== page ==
The editor is looking for contributions to a special edition of the Australian journal "Japanese Studies" and potentially a future book proposal.
The purpose of this special edition is to collect and publish scholarly articles on issues relating to the potential of manga to shape the portrayal of Japanese history. We are looking for contributions from a variety of disciplines, including but not limited to literary studies, politics, history, cultural studies, linguistics, narratology, and semiotics. The special edition will focus on the graphical representation of Japanese history.
Nowadays the academia increasingly pays attention to the softpower potential of manga in popular cultural representation. Tessa Morris-Suzuki has argued in The Past Within Us that ‘historical truthfulness’ encompasses a shared social responsibility, which is increasingly jeopardised by the power of media to mould people’s ‘unconscious sense of the structure and meaning of world history.’ The representation of history via manga in Japan has a long and controversial historiographical dimension. Manga and by extension graphic art in Japanese culture has become one of the world’s most powerful modes of expressing historical verisimilitude.
In particular, the Japanese tradition of the story-manga and its Western equivalent of the graphic novel, manifest the best and worst aspects of this global media, which has the potential to display history in previously unimagined ways. Boundaries of space and time in manga become as permeable as societies and cultures across the world. This special journal edition will investigate the authorship of history by looking at various different attempts to render pre-modern/modern history through the popular cultural media of the story-manga. As Carol Gluck, Tessa Morris-Suzuki, Susan Napier and others have shown, it has never been easy to encapsulate the complex narrative of emperor-based Japanese historical periods. How do manga and by extension graphic art rewrite, reinvent and re-imagine the historicity and dialectic of bygone epochs in postwar/contemporary Japan?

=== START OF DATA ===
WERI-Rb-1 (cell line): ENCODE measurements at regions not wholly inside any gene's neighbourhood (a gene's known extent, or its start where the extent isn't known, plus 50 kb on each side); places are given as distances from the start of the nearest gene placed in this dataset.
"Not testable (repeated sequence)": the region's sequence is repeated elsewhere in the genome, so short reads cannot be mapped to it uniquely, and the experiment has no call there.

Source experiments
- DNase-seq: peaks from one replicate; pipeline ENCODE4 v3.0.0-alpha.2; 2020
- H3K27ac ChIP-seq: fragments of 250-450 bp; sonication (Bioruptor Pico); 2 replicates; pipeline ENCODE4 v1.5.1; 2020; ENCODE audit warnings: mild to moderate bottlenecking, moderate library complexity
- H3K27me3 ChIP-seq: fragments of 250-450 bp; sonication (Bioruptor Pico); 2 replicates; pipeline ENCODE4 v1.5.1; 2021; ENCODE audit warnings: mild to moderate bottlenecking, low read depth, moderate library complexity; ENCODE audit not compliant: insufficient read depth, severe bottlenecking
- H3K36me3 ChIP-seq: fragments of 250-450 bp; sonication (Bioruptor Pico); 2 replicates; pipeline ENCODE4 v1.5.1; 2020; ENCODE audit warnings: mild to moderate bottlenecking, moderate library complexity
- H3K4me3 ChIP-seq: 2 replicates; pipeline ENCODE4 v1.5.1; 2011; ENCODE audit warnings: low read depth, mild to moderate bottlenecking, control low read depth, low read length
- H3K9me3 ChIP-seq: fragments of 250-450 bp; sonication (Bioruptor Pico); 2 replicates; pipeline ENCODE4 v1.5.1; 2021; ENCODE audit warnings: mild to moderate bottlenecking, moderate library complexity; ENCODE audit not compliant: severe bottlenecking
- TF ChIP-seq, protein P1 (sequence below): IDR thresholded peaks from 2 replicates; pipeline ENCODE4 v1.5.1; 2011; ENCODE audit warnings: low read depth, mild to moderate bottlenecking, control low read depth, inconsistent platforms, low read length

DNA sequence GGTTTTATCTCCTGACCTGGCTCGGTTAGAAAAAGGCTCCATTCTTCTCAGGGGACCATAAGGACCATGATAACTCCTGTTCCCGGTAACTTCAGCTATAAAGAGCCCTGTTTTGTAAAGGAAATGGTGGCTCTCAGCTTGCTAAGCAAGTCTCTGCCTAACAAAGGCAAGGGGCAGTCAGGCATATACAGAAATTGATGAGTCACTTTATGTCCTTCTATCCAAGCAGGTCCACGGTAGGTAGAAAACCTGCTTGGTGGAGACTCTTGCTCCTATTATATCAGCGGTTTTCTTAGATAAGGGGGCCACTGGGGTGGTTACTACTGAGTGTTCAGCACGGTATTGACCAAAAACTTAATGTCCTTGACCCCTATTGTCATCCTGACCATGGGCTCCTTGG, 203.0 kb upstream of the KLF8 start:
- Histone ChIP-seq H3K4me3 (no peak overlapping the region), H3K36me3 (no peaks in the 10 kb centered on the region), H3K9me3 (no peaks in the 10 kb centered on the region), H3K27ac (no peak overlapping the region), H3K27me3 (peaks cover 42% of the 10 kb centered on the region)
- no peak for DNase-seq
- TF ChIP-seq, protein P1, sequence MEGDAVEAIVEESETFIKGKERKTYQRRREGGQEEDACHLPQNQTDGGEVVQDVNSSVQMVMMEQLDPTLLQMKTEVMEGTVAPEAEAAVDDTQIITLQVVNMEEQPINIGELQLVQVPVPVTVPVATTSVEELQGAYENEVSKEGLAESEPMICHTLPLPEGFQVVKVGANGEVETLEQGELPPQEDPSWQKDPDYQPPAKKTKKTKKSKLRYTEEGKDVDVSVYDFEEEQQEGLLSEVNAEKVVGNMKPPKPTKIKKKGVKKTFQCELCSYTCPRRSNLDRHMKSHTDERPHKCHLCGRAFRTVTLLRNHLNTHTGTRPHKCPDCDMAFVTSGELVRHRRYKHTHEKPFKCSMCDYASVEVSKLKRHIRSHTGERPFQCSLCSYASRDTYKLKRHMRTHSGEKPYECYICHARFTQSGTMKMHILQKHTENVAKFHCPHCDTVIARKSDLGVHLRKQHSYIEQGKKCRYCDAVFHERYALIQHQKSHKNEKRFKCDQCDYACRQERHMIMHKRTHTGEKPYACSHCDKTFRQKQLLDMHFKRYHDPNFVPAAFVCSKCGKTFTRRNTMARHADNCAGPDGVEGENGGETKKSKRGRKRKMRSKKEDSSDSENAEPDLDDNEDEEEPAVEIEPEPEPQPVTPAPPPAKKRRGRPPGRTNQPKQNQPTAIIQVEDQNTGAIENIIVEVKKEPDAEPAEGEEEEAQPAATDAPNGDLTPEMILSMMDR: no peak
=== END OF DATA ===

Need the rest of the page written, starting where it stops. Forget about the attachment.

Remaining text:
We are seeking contributions from academics and experts interested in the representation of history.
The deadline for proposals is: 31 December 2009.
Please email a 300 word abstract (for a paper length of 6000-8000 words) and a short biography as an attached word document to Roman Rosenbaum at: email@example.com
University of Sydney
School of Languages and Culture - Japanese Studies
Phone: +61 2 862 78250
Fax: +61 2 862 78284 Email: firstname.lastname@example.org
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